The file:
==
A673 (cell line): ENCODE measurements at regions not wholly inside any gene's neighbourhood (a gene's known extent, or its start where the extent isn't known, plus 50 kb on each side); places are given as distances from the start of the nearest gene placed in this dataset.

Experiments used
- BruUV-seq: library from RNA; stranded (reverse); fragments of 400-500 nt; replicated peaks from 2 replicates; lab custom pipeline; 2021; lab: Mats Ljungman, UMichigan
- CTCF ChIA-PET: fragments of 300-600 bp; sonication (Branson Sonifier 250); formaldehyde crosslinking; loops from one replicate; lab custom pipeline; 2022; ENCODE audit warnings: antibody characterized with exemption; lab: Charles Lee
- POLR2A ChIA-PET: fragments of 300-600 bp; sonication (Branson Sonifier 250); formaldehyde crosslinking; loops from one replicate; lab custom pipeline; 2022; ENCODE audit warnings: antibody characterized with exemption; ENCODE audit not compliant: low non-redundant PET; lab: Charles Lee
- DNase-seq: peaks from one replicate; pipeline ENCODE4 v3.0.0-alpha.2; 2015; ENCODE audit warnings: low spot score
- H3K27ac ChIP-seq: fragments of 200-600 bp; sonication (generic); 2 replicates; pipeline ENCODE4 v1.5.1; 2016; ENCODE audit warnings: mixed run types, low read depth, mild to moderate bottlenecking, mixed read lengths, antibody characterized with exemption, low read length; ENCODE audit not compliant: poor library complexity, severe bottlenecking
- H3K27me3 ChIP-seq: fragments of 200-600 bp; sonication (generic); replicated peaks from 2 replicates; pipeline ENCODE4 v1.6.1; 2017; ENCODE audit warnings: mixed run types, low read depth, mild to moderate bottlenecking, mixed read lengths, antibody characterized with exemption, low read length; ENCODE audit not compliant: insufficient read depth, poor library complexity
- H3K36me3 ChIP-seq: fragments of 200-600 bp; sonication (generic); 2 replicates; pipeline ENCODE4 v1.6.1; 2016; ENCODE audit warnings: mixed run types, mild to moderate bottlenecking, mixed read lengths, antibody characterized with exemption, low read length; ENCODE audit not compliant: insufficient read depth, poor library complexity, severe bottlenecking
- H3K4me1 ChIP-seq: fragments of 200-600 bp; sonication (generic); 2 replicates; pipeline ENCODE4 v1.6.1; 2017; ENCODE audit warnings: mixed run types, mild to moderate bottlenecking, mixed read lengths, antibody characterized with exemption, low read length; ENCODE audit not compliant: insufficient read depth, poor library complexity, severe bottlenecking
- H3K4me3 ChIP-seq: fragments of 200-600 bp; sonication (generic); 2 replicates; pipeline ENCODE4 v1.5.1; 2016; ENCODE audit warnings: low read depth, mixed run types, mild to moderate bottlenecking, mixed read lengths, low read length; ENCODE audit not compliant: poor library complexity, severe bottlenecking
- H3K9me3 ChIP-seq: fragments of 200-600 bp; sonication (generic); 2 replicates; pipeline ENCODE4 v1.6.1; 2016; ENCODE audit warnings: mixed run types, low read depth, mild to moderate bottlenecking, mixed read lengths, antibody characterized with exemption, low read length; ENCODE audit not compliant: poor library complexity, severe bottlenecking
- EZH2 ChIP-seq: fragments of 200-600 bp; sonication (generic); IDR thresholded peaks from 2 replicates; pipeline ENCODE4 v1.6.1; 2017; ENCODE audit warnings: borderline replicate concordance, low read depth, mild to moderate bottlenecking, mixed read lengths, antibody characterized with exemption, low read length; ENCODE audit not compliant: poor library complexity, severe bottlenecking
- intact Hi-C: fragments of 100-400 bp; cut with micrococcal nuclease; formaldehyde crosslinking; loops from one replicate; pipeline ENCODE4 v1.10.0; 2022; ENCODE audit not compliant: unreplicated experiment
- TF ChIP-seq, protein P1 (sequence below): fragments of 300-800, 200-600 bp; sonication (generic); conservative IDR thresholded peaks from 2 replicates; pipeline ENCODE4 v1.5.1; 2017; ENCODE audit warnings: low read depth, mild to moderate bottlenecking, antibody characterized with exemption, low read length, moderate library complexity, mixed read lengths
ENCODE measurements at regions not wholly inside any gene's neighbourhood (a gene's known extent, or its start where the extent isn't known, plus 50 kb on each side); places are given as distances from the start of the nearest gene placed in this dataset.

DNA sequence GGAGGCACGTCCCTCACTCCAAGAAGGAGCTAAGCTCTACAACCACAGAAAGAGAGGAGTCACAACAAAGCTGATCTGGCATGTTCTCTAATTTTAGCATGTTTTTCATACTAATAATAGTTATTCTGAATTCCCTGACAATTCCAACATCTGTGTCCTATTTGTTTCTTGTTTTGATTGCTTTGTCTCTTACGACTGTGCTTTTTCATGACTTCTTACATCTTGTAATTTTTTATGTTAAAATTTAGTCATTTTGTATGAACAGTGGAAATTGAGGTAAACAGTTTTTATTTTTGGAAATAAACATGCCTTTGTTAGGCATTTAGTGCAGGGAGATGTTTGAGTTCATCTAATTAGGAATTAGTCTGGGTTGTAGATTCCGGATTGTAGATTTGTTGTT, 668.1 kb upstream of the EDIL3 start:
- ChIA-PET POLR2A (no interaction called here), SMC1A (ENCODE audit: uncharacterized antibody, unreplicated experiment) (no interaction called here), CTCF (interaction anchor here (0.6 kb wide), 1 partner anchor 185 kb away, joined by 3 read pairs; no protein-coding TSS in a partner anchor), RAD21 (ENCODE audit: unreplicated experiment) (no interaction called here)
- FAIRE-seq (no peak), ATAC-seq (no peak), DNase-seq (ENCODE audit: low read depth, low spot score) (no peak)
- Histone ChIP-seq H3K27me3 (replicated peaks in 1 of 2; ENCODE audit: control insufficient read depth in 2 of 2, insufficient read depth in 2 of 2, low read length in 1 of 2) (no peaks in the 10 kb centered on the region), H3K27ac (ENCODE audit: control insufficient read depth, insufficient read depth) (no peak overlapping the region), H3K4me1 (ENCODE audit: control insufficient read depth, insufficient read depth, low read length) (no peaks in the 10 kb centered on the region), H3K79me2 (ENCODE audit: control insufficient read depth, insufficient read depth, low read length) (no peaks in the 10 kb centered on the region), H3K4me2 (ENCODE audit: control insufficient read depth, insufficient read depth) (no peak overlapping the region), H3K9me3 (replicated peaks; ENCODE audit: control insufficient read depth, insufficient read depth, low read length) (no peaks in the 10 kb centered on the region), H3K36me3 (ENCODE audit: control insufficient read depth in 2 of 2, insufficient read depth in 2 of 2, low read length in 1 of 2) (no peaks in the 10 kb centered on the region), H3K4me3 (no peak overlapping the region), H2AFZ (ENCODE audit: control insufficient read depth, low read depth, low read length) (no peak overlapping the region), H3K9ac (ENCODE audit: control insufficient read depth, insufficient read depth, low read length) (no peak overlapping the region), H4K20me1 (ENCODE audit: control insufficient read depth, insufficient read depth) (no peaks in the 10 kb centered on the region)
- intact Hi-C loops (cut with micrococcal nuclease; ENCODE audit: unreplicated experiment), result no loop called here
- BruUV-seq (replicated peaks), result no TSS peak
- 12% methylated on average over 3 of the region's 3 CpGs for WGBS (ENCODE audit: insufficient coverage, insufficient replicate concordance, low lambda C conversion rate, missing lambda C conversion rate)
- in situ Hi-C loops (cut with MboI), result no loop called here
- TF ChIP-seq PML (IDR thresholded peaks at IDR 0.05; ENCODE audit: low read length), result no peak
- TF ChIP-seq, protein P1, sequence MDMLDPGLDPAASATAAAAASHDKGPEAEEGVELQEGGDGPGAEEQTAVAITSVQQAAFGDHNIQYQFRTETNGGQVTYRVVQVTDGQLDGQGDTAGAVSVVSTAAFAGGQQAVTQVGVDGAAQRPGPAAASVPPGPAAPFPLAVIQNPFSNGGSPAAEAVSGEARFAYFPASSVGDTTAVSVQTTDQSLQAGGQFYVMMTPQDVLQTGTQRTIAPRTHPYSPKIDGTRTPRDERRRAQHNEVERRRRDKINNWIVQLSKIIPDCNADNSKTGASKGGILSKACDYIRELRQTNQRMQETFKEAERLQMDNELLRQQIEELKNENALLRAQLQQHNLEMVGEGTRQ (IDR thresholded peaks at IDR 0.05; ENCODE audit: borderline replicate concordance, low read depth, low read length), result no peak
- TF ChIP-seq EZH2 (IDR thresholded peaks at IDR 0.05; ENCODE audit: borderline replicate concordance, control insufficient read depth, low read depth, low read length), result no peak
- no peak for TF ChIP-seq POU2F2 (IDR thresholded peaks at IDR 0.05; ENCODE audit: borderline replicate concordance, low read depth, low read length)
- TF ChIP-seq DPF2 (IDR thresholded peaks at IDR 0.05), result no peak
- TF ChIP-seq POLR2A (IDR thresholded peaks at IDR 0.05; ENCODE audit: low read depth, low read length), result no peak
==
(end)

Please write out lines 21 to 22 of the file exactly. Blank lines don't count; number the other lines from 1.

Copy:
- intact Hi-C loops (cut with micrococcal nuclease; ENCODE audit: unreplicated experiment), result no loop called here
- BruUV-seq (replicated peaks), result no TSS peak